As you said above, CB (and what I’ve now learnt to be true), the ‘from whence’ thing is a matter of purity: those who’re language purists: and those who don’t really care. The latter, it seems, have enabled a blatant mistake to become accepted practise; and the former will always know that it is, nonetheless, a mistake. The former will also know that ‘from whence’ is nothing more than an example of the devolution of our language.

      • Mike Bryant

        Monte is right as usual. Monte can see into our hearts and minds. He knows what each of us thinks and feels. Because of this, and because of his huge intellect and empathy, every one of his pronouncements holds the weight of God.

      • Susan Jarvis Bryant

        Some are blessed with an omniscience that astounds; an impressive, all-knowing view that leaves others breathless with awe and stunned at the sagacious perspicacity emanating from every illuminating orifice. Sometimes, a tautology (or two) can come in quite handy – they may even bear repeating.

  3. The Memory Hole

    WHO=China/UN lapdog. Be of good cheer, the enemies of the republic in bed with the CCP are being revealed.

    Reply
    • Watcher

      Cries are not heard,
      When worlds are not safe.

      Deaths from WU say:
      WHO cannot save.

      God is somewhere,
      Watching us here,
      Kneel and cry-out
      God will come out.

      Reply
  4. Baidu Wercs Lee

    I’ve emailed Mr. Mantyk about putting the “s” in asymptomatic. I’m also thinking about retitling the poem “Doctor WHO?” after the BBC sci fi show.

    Reply
    • Susan Jarvis Bryant

      I like your idea of the new “Doctor WHO?” title – it says so much with a wry smile.

      Reply
  5. Susan Jarvis Bryant

    Poetry is an excellent medium for drawing attention to the atrocities of the world. The informative, deeply troubling series of events portrayed in this hard-hitting piece prove just that. I like the way this virus is named for what it is and the way the WHO, hiding behind the duplicitous media reports, has been revealed and shamed. Thank you for this. Mr. Wise.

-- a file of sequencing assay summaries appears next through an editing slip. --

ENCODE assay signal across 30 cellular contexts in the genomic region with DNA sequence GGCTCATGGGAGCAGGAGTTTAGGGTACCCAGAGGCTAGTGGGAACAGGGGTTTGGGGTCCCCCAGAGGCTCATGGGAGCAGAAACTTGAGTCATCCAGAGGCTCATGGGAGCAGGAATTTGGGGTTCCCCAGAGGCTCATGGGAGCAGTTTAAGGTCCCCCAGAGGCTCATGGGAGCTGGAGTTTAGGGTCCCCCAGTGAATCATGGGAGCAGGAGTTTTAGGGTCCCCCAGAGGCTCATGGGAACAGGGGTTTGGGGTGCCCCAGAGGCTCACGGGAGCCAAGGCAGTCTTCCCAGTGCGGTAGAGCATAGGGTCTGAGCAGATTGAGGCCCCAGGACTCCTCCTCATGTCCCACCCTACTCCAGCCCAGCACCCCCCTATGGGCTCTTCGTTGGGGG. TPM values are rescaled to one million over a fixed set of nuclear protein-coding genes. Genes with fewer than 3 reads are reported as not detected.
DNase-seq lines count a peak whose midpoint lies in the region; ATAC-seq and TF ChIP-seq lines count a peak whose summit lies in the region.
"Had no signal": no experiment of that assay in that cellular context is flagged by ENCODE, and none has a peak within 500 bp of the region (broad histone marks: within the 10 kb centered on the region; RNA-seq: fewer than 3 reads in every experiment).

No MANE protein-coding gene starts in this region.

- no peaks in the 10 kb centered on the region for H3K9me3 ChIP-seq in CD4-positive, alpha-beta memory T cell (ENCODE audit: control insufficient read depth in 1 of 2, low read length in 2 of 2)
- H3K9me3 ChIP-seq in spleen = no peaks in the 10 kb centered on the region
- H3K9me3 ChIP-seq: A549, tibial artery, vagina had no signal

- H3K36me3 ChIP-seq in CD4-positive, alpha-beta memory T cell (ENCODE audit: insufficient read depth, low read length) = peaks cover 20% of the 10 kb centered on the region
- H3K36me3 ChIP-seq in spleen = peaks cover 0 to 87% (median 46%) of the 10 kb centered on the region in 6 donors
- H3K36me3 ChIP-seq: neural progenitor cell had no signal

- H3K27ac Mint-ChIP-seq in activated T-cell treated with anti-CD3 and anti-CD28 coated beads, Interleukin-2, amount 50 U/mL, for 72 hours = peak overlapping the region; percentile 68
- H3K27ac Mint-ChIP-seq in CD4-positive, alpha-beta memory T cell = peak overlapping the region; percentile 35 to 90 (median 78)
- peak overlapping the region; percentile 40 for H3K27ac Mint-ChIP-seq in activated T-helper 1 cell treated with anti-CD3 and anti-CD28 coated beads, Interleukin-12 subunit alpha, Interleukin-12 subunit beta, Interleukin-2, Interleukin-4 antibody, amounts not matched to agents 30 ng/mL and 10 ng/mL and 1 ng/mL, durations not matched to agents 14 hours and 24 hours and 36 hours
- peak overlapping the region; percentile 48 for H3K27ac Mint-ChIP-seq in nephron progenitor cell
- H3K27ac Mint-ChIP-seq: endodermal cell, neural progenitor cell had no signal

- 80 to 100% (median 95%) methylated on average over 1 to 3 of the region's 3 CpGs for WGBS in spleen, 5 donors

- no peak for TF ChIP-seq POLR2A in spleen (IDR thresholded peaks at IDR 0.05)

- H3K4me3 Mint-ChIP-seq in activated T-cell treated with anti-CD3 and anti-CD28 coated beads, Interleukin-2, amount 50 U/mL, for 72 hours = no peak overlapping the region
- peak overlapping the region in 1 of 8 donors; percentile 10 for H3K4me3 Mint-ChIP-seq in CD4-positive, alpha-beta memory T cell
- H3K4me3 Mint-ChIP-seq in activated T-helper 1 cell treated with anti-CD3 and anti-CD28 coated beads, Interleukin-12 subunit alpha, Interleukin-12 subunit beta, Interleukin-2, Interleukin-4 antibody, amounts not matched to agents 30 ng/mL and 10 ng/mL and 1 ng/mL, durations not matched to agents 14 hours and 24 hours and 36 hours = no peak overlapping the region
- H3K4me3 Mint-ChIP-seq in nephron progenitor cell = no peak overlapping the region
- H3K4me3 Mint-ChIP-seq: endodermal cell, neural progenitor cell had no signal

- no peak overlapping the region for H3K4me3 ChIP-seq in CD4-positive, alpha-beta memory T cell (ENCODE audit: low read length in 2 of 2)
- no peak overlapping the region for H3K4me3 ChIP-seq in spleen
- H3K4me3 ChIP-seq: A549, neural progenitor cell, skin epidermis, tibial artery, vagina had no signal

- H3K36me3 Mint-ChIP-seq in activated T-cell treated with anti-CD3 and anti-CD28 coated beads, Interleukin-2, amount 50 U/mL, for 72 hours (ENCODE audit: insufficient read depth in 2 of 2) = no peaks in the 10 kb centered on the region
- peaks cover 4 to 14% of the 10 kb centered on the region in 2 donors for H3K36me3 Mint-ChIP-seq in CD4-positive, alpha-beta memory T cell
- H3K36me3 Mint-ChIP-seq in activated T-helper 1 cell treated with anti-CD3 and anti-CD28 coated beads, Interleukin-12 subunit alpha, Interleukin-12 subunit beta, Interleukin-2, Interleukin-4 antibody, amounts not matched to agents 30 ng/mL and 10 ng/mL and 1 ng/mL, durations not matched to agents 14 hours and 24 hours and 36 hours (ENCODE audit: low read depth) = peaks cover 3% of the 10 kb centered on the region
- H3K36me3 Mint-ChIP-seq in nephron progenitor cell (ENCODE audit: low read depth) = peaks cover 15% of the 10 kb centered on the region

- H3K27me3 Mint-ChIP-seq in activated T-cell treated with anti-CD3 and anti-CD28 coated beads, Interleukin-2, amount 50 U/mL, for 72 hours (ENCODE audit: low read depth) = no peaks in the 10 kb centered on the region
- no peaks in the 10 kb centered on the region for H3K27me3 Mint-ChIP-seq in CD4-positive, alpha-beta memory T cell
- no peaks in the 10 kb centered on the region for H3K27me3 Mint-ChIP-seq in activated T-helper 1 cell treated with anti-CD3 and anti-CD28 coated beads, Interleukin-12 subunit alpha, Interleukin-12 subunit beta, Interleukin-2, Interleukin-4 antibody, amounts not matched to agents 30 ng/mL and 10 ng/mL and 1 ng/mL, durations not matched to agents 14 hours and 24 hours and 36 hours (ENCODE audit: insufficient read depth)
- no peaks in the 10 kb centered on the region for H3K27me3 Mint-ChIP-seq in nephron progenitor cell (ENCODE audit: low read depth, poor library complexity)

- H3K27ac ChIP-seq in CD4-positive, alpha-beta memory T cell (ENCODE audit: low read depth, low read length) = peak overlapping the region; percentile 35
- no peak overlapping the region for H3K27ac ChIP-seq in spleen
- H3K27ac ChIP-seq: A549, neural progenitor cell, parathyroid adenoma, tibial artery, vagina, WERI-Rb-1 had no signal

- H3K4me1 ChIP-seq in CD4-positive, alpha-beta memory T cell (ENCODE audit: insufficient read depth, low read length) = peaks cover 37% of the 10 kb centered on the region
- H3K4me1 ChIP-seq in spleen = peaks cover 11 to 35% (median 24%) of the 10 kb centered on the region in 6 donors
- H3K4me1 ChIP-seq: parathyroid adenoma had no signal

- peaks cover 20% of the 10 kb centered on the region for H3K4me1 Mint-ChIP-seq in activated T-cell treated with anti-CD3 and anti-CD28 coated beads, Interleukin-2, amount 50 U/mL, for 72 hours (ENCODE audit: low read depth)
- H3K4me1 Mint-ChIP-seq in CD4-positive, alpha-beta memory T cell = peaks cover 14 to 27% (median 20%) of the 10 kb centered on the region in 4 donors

Reply
  6. Joseph S. Salemi

    Here is some new pertinent information about the Wuhan flu (referred to by Mainstream Media as “the Coronavirus”) as it has affected Italy.

    An Italian commentator (Cesare Sacchetti) , quoting the respected newspaper La Stampa, has reported that the Italian Ministry of Health has been lying about the number of dead in that country, and has been deliberately inflating the mortality figures.

    The Ministry of Health (Istituto Superiore di Sanita) published the following recently concerning deaths in Lombardy:

    “627 nuovi deceduti con coronavirus, non per coronavirus…”

    This means that there were 627 deaths with [i.e. from] coronavirus, but not through {i.e. as a result] of coronavirus.

    As both La Stampa and Cesare Sacchetti have pointed out, only 12 persons in Lombardy have actually died of the virus, and the other 615 reported deaths were from something else. The left-leaning government of Italy, through its sockpuppet Ministry of Health, is deliberately stoking panic about the virus.

    As soon as La Stampa and Sacchetti came out with this, the Italian Ministry of Health deleted that information from their website. You can be sure they won’t make a mistake like that again in their propaganda campaign to generate mass hysteria.

    As Cesare Sacchetti has said: “Attribuire tutti i morti al virus non e solo falso e antiscientifico. E di piu. E terrorismo psicologico.”

    (“Attributing all of the dead to the virus is not only false and unscientific. It is more. It is psychological terrorism.”)

    This type of official lying is also taking place in the United States. Just recently an elderly man in Pennsylvania, who had tested positive for the Wuhan flu, accidentally fell and hit his head, dying from the injury. The health authorities insisted on listing him as a “Coronavirus death.”

    All of this terror is being staged for political reasons.

    Reply
  7. C.B. Anderson